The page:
By Kuzeeko Tjitemisa / Lahja Nashuuta
Windhoek — Under fire Anti-Corruption Commission (ACC) director-general Paulus Noa says his office is unaware of corrupt practices at various government ministries involving compromised tenders.
The office of the Attorney General; the Ministry of Mines and Energy, the Ministry of Works and Transport as well as the Ministry of Health and Social Services stand accused of maladministration within their ranks.
During last week’s Cabinet reshuffle, President Hage Geingob underlined how he deems claims of alleged corruption at the named ministries when he transferred the political heads of those ministries to other ministries, except for the health minister.
Currently there is also speculation some deputy ministers could be appointed to fill up the positions of those elevated to full ministerial posts and others could be shifted or removed entirely.
When approached to shed light on these potentially damning allegations, Noa cheekily responded that he was unaware of the allegations notwithstanding the fact Geingob last week aired his displeasure adding that he has been gravely disturbed by various allegations of corruption, maladministration and/or incompetency levelled at the said portfolios. Speaking to New Era, on Friday, Noa who has in the past been accused of targeting small fish such as school secretaries, said no single case of corruption has been reported at his office regarding the accused ministries.
At the First Cabinet Meeting last week, a fired-up Geingob reaffirmed his firm leadership political will and commitment to fight corruption whilst upholding good corporate governance.
Geingob further reiterated the general political desire in fighting corruption was demonstrated by the reversal of the multi-billion-dollar Hosea Kutako International Airport tender award.
He also cited investigations into the alleged inflated costs to the National Oil Storage Facility as well as the much-trumpeted Neckartal Dam, while the timely intervention to thwart the Namibia-Angola crude oil import scheme must also be applauded.
He added the long dragging cases and investigations, such as the marathon trials of Avid, Social Security Commission, Offshore Development Company, GIPF, the Kora Awards and SME Bank also demonstrate Government’s commitment to root out corruption in the country.
Furthermore, the President said Namibia has put in place effective measures and established the independent Anti-Corruption Commission to fight corruption.
He also added that apart from Namibia being a signatory to the African Union ‘Convention on the Preventing and Combating of Corruption’, and other international legal instruments that oblige member states to fight corruption whilst recognising the devastating effects of maladministration, the Whistleblowers Protection Act was promulgated in order to enhance the effectiveness in eradicating corruption.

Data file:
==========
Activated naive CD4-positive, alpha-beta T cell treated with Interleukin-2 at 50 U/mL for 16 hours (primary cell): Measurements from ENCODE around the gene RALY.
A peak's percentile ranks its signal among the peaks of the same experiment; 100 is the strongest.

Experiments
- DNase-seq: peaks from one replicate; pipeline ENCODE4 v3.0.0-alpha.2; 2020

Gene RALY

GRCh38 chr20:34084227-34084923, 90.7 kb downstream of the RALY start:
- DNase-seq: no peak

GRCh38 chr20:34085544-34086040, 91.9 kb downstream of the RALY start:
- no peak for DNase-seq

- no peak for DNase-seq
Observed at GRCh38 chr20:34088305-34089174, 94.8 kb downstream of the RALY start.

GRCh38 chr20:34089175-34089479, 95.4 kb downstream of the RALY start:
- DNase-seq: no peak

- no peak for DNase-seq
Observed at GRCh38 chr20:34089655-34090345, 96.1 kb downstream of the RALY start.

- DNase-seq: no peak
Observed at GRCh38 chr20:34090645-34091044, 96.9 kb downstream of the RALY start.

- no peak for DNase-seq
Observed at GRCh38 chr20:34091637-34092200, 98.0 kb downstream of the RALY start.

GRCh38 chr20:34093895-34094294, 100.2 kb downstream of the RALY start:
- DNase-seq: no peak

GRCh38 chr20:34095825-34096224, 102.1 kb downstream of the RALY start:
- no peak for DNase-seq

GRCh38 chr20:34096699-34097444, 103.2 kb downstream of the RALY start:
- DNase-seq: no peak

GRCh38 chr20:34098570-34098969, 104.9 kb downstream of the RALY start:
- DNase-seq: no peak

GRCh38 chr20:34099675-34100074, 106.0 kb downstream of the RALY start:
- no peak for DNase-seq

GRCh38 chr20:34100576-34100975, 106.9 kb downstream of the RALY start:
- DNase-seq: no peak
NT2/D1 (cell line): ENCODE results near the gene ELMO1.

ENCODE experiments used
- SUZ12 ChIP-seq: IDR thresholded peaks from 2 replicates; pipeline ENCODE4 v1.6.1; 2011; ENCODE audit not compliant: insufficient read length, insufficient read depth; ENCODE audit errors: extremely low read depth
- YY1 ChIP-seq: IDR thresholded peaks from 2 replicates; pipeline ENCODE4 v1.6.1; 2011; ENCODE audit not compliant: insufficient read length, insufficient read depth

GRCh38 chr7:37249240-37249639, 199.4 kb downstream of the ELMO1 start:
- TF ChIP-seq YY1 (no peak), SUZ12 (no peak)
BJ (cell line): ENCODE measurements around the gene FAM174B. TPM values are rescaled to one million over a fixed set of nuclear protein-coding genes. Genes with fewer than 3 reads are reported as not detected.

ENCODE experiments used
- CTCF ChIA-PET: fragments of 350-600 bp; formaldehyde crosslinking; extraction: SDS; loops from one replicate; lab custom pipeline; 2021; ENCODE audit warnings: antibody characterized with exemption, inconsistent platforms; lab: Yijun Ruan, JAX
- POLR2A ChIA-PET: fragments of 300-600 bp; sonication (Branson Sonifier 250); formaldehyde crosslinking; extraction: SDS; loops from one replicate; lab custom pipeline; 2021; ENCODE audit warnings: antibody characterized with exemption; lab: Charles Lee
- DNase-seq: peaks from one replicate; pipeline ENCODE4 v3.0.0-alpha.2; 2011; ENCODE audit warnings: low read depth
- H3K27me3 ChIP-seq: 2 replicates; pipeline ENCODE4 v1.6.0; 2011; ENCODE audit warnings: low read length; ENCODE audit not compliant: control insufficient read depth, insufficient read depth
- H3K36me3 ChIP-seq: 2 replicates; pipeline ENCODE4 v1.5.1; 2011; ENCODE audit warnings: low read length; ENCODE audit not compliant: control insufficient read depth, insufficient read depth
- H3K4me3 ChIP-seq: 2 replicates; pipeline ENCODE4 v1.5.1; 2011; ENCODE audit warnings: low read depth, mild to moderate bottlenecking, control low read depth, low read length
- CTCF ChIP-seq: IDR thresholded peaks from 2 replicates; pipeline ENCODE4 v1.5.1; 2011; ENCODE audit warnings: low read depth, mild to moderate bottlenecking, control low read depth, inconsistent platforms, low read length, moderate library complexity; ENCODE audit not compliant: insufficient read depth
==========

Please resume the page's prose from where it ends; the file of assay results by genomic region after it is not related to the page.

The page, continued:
“Our determination to fight and address corruption is not only confined to national legislations and guidelines that are already in place as informed by the international community’s resolve to fight corruption,” he charged. Geingob said the government would also deal with the issue of poor-public-service-delivery including incompetence as this may also yield corrupt practices as a result of insufficient controls punctuated by poor management.
“Our willingness to investigate and subsequently charge government officials demonstrates government’s commitment to root out corruption in its entirety in our country.
“I’ve written to a number of political heads, some government ministries and offices, requesting them to respond to allegations levelled against them or their respective ministries within a specified period. This will enable me and my team to fully understand the cause for the considerable unhappiness from the public towards the implicated ministries,” stressed Geingob.
The President explained that this exercise would further provide an opportunity for those accused to defend themselves or to rebut, in cases where allegations are unfounded, thus enabling him to take corrective measures, where need be.
Among the ministries accused of corruption, maladministration and/or incompetency, are the Ministry of Works and Transport; the Office of the Attorney General; the Ministry of Mines and Energy and the Ministry of Health and Social Services, he revealed.
Geingob who labelled 2018 as ‘the year of reckoning’, and has cautioned public office bearers to account to the nation, on the realisation of electoral promises and implementation of national development plans.
“I am aware that to some reckoning would mean, ‘the heads of big fish must roll’. I wish to highlight that in our efforts to hold public officials accountable, we are at the same time enjoined to follow due and fair processes.
“Those who may be found to have breached their public duties, will, therefore, be given a fair opportunity to defend themselves in accordance with the requirements of our constitutional democracy”.
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